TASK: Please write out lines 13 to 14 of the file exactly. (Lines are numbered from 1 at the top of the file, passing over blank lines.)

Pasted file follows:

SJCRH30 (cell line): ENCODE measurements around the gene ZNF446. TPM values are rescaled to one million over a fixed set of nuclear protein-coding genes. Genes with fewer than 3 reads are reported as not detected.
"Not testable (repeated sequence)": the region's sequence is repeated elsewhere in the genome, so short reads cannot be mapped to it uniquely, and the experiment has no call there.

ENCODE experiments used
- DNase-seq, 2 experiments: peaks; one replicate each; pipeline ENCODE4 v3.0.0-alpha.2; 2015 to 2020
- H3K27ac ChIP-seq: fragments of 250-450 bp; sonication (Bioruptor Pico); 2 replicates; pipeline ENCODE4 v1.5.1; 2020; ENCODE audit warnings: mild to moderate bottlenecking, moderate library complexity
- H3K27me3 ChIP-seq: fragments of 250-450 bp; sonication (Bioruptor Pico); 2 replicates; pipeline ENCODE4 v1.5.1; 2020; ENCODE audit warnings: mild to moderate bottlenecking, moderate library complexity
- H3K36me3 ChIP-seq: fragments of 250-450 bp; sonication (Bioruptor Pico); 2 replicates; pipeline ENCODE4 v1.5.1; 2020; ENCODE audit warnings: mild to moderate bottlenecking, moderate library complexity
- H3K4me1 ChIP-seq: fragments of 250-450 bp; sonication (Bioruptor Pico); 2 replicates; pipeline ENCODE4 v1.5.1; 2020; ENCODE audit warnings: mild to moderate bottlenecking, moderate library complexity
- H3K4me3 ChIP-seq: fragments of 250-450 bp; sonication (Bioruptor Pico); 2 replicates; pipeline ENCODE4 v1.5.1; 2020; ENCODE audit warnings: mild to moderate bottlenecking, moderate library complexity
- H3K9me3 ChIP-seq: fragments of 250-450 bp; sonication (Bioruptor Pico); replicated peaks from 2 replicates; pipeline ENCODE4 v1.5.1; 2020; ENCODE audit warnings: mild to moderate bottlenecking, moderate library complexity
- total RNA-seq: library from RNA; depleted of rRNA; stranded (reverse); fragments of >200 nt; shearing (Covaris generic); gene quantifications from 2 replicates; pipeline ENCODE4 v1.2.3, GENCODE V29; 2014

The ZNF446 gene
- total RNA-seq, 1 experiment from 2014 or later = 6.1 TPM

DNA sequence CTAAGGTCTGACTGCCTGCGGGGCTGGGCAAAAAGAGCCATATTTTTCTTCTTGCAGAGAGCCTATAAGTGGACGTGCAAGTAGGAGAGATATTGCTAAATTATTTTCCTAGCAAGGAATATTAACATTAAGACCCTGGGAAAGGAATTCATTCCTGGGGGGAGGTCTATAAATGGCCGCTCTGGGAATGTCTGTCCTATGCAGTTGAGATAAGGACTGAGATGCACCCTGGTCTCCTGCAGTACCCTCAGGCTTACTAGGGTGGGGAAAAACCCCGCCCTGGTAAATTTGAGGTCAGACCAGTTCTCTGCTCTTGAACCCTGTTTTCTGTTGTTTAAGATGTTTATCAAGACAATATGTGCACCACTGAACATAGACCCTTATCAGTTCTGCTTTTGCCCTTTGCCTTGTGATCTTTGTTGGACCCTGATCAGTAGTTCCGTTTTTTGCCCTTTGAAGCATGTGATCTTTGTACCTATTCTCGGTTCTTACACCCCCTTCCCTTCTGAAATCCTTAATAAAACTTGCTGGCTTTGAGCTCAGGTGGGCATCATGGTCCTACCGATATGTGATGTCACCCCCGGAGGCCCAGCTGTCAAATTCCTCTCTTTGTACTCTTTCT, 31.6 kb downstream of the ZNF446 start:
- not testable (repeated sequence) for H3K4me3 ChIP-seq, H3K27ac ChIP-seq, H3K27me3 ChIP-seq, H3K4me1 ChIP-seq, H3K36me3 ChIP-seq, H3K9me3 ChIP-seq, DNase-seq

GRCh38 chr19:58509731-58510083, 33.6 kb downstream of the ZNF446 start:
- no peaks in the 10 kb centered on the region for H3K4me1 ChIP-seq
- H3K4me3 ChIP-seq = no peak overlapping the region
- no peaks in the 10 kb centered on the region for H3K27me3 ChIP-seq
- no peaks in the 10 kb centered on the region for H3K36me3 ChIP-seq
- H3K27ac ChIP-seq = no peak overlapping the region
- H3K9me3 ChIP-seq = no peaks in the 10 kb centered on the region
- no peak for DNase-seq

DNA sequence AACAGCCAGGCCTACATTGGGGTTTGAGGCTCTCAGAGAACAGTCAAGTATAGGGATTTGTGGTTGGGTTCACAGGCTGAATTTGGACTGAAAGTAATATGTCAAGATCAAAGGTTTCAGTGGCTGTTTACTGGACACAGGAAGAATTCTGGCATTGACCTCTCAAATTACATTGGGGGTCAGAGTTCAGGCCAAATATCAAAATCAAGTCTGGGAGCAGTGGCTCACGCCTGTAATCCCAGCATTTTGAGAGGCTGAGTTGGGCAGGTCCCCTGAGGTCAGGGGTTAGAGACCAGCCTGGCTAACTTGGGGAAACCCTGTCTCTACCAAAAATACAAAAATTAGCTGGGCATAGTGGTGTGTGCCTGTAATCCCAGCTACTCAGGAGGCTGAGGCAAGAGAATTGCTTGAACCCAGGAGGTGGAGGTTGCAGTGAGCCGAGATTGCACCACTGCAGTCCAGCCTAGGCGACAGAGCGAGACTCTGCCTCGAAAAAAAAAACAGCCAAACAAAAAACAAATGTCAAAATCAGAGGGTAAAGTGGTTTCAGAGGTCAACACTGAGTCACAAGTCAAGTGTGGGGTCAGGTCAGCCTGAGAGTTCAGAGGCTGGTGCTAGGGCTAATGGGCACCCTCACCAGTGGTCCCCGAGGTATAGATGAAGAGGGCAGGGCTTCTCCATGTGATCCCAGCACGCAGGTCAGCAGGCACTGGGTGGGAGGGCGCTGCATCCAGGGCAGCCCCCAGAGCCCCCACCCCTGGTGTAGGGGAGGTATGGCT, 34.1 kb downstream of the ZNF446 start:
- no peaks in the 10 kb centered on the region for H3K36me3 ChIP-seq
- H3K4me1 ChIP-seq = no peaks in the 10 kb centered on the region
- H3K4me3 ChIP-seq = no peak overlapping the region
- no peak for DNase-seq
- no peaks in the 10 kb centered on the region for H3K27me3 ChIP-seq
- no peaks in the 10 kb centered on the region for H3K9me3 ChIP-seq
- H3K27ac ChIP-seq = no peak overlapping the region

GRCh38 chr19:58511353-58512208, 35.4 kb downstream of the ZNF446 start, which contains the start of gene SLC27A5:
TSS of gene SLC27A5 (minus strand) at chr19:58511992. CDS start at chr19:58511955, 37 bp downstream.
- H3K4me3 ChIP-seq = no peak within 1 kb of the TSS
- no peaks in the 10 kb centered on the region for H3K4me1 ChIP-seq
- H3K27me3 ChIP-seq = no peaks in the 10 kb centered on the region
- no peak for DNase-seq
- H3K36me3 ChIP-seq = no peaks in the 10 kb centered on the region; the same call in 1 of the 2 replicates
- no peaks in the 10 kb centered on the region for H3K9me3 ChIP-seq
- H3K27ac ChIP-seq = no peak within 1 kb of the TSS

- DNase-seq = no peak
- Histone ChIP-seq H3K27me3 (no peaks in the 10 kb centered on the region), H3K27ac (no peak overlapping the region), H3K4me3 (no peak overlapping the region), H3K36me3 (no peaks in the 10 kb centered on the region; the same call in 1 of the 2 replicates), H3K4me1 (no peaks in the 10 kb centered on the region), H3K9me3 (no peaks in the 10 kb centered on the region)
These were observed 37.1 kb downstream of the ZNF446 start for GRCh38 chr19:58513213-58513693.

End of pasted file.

- total RNA-seq, 1 experiment from 2014 or later = 6.1 TPM

DNA sequence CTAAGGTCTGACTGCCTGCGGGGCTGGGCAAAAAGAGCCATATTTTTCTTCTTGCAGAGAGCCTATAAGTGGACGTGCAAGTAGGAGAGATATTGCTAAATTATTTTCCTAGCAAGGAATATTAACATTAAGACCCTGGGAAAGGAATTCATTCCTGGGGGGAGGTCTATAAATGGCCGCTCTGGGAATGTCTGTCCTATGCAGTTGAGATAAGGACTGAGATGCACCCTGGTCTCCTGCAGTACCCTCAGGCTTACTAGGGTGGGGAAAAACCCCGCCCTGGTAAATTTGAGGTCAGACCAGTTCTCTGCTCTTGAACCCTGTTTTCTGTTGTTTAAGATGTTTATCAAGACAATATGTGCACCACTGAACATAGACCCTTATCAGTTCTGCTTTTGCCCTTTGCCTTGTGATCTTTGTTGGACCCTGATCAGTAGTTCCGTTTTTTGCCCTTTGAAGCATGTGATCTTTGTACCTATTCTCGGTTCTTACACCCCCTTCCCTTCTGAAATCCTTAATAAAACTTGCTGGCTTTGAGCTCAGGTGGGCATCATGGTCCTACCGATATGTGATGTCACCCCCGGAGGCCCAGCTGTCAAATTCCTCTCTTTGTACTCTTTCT, 31.6 kb downstream of the ZNF446 start: